Brig. Gen. Anthony Wayne

Gen. Anthony Wayne’s Campaign

In April 1792, General Anthony Wayne was appointed by the general government to take command of the Northwestern Army.

On the 5th of the following November a hundred men from Kentucky, under Adair as captain, made a raid across the Ohio River into the Indians country, but the indefatigable Little Turtle and his band of heroes met him and, in a severe fight: defeated him, with heavy loss, and drove him back to his own.

In the spring of 1793, during the arrangements that were being made for Wayne’s campaign, Congress sent commissioners to the Northwest Indians to negotiate a treaty on the basis of the treaty made at Fort Harmer in 1789. This treaty-making with the Northwest Indians was not a step with the view of civilizing the Indians and bringing them under the benign influences of Christianity, nor was the organization of Wayne’s army for the purpose of protecting them from the raids of the marauding companies of white marauders, robbers and thieves, who invaded there country whenever the desired; but for the accomplishment of a scheme for robbing the helpless Indians of their country and homes.

Brig. Gen. Anthony Wayne
Brig. Gen. Anthony Wayne

The commissioners called a council of tap Indians to be held at the mouth of the Muskingum River. Now, it is a known fact, that the. Congress of the United States never did assemble any tribe or tribes of Indians upon the North American continent from 1776 to the present time, for the humane purpose of consulting with them upon measures relating to their civilization and Christianity. Never. But to rob and swindle them out of their country was the only motive for a council, and I challenge, successful contradiction. About twenty Indians, from about the same number of tribes responded to the commissioner’s call, and assembled at the designated place. They justly denied the validity of the treaty made in 1789, at Fort Harmer, as it had only been made by representatives of six of the tribes, who had no power or right to cede the territories of the other tribes, and Congress knew it, as well as the Indians. But that infamous game of secretly making a sham purchase of lands from a tribe or two, and then extend the claim over every tribe whose lands were coveted, and then back the diabolical proceedings by seizing it VI ET ARMIS, then burning their homes, cutting down their orchards, destroying their every means of support, and murdering them in cold blood, all, without distinction of age or sex, because they dared to raise a hand in self-defense, has been our plan, and only plan, of dealing with the North American Indians from first to last.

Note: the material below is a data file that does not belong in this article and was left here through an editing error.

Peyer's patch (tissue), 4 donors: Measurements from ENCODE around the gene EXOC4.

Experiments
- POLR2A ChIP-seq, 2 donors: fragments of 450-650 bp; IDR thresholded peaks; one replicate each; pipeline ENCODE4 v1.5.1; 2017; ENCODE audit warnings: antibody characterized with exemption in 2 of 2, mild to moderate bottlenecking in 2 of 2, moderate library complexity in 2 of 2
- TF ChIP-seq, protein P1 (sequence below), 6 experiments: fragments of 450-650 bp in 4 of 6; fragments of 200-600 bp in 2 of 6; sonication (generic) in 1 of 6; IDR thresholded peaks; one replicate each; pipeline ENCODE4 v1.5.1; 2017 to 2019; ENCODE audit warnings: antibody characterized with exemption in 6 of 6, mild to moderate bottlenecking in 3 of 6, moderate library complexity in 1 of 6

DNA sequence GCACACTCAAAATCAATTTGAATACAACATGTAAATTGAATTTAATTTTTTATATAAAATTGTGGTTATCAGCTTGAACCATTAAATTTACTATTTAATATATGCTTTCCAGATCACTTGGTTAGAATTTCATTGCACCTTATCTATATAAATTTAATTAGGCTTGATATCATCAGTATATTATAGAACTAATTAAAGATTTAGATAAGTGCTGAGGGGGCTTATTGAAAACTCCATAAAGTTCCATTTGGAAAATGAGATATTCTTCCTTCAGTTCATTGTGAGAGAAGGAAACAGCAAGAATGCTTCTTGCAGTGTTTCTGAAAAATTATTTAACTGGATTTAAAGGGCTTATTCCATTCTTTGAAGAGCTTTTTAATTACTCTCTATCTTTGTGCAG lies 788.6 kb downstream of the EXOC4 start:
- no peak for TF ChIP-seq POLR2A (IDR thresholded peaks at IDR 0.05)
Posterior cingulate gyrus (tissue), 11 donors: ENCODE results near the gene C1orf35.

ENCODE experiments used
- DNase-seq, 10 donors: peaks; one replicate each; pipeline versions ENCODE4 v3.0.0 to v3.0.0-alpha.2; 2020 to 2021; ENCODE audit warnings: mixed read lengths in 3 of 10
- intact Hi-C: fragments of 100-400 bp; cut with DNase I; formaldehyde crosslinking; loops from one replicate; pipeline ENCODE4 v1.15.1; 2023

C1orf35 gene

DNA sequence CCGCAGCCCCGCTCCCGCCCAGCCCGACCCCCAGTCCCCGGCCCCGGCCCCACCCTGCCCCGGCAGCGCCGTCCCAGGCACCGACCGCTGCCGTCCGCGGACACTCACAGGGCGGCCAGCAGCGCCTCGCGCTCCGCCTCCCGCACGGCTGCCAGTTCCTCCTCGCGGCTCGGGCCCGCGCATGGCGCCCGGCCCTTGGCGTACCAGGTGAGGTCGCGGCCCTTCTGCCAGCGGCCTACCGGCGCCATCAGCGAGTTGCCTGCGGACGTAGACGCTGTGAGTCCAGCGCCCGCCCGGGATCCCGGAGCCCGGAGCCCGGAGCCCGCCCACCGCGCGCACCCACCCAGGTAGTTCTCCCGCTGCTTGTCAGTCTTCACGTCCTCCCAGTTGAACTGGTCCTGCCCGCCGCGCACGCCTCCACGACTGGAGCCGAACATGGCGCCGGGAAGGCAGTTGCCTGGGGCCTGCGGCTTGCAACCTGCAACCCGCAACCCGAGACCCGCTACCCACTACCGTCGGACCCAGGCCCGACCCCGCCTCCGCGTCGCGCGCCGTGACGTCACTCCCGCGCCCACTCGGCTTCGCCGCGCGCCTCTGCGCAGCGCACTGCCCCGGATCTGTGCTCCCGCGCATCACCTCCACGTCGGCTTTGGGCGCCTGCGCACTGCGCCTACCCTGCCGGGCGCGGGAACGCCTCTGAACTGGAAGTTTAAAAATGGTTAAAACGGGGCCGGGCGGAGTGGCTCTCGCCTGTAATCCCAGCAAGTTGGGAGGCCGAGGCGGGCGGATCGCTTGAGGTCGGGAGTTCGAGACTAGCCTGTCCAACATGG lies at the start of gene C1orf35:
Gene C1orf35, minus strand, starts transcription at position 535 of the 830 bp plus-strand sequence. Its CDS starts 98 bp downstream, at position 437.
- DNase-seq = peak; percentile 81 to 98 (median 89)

The deputation of Indians mentioned above justly insisted on the treaty of Fort Stanwix, made in 1767, which established the Ohio River as the boundary; and boldly affirmed that the Whites must conform to that treaty, as they had made no- other with them; and move from their territories west of the Ohio River, if they desired peace with the Indians. But the commissioners still pointed to the two treaties of 1784 and 1789, in which they affirmed the United States had bought large bodies of land, which they had determined to hold. How clearly this old precedent, handed down from that day to this, was illustrated in the securing of the Oklahoma Territory, and also that from the Sioux, in which fraud, falsehood, hypocrisy and rascality are the only characteristics that are visible in the whole?

But the commissioners, finding the Indians immovable and strenuously appealing to the treaty of 1768, and knowing that they had truth, justice and honor on their side, and judging that noble race of the long ago, who then were free, pure and even unstained by the vices of the White Race, whose very breath seemed pollution to them by the fallacy of their, own polluted hearts, offered pecuniary inducements to them to confirm the treaty, then endeavoring to be made with them, the vast tracts of land in the Ohio country which were claimed by the treaty of Fort Harmer in 1789, made with six little tribes alone. If that treaty was just and valid, what necessity was there in calling a council of those Indians to make another treaty in regard to those identical lands?

And why did Congress instruct those commissioners, if cajolery and threats would not avail, to resort to their last argument bribery.